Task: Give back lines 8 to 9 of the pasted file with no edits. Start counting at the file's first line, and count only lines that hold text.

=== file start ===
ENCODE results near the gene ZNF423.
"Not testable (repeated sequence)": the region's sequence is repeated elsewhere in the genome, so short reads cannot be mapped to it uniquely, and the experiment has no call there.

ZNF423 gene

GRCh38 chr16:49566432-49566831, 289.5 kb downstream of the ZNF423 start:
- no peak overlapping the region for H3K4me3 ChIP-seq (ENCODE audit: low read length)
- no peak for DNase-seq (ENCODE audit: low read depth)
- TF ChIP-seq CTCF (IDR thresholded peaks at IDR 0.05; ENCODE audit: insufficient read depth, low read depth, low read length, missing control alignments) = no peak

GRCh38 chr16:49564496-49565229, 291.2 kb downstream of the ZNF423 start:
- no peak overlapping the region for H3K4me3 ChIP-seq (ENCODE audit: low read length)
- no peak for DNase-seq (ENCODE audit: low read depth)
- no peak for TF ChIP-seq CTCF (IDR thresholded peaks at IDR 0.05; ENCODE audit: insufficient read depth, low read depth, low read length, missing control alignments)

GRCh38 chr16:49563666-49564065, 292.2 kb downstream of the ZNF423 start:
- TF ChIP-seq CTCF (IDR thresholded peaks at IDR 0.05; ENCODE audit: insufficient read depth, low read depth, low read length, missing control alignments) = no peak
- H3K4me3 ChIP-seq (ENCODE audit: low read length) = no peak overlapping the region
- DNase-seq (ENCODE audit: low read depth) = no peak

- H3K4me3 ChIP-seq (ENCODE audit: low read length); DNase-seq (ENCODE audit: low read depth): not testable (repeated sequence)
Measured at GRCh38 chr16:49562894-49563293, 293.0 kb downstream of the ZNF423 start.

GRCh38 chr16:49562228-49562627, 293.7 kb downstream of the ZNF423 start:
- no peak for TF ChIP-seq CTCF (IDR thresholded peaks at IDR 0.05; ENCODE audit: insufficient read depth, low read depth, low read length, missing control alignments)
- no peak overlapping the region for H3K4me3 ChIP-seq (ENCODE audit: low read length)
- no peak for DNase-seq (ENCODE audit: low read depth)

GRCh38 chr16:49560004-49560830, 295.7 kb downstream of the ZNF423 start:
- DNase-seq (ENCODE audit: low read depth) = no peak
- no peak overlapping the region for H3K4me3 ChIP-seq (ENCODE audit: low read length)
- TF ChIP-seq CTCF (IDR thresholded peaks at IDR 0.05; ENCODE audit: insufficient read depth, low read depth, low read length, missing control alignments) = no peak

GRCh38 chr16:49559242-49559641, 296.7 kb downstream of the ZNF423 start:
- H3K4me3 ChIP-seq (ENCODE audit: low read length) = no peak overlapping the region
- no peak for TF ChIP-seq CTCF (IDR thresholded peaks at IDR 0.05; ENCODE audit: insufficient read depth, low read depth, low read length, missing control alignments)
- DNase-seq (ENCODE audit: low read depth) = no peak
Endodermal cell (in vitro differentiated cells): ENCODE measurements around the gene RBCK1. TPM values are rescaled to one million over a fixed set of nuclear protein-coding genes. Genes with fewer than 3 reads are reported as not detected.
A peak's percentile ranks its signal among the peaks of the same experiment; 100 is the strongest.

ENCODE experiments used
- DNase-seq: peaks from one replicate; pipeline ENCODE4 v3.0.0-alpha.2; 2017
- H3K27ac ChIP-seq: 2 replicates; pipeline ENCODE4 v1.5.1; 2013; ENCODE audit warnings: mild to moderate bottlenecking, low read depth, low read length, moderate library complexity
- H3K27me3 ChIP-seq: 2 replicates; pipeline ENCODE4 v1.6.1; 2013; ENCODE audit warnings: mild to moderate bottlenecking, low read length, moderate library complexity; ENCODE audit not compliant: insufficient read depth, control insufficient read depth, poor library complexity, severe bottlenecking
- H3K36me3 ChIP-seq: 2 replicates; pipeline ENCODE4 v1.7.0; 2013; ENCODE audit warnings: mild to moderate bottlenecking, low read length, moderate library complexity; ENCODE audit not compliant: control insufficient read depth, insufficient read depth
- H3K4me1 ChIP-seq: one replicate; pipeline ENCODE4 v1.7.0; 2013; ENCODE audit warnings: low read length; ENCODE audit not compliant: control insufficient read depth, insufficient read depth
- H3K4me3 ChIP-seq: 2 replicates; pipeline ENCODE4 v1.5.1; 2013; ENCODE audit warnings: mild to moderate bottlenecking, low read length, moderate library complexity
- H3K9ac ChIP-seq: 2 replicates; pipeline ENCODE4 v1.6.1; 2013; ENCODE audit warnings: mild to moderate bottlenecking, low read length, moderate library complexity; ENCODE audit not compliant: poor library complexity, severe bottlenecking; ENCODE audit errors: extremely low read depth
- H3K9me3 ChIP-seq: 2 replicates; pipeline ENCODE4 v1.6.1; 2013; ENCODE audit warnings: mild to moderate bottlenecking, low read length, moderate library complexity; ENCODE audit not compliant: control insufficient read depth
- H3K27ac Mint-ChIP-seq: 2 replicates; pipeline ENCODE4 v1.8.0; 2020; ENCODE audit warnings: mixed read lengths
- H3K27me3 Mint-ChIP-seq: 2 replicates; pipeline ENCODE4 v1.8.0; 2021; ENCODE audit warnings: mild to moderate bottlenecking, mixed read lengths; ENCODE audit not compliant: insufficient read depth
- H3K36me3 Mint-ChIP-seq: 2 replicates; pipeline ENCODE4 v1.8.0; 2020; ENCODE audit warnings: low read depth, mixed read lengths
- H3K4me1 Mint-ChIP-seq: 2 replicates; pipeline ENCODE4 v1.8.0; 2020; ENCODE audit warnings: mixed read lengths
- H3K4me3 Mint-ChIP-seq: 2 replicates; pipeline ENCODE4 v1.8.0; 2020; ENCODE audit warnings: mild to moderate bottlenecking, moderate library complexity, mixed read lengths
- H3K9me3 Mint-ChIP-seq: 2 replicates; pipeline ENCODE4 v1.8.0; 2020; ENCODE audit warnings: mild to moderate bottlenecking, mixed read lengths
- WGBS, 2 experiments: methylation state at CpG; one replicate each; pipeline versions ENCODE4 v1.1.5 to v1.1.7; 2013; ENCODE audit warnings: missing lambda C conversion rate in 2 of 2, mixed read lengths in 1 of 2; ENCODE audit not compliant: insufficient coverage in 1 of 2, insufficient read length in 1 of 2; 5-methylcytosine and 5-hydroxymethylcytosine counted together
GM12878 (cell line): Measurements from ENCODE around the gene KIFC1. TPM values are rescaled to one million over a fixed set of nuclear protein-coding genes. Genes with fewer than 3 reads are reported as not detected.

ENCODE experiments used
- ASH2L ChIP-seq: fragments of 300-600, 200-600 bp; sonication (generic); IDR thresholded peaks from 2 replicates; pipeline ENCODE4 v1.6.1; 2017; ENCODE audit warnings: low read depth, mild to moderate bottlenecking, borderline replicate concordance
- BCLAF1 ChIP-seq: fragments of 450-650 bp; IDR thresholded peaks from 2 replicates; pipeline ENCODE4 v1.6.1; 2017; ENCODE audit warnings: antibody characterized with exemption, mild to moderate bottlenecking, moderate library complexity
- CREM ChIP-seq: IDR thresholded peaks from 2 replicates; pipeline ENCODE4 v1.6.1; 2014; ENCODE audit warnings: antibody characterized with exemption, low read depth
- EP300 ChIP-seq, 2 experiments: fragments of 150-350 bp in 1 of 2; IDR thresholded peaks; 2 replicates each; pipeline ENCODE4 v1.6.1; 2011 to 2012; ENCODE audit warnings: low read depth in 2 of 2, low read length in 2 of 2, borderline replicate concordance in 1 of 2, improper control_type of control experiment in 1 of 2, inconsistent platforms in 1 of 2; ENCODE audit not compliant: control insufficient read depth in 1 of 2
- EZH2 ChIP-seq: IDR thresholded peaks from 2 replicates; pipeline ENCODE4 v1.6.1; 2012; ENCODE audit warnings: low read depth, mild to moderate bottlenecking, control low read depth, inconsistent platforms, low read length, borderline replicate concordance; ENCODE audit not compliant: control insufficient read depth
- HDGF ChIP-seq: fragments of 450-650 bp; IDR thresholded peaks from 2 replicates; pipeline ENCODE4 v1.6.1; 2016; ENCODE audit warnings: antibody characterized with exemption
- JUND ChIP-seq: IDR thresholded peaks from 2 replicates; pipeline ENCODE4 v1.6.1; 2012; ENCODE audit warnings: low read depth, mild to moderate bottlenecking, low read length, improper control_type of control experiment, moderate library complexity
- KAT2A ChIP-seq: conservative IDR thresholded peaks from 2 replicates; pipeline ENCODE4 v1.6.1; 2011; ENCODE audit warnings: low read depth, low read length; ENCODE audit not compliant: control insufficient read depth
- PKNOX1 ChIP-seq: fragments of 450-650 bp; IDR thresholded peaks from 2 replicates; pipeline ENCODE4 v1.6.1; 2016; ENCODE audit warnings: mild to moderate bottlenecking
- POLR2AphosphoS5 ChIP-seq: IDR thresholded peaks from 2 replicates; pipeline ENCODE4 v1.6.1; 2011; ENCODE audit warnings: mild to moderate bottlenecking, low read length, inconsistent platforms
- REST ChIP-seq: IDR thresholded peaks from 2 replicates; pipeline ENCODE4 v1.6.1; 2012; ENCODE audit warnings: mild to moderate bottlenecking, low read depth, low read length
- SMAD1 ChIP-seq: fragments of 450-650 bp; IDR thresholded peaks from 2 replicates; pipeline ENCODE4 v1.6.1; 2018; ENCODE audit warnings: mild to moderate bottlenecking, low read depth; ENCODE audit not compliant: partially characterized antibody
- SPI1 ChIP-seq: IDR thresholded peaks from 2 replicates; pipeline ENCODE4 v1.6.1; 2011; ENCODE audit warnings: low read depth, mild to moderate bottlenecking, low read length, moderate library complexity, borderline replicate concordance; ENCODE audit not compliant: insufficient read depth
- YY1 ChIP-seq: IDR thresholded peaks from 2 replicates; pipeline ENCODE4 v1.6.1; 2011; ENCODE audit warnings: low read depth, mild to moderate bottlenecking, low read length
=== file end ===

GRCh38 chr16:49564496-49565229, 291.2 kb downstream of the ZNF423 start:
- no peak overlapping the region for H3K4me3 ChIP-seq (ENCODE audit: low read length)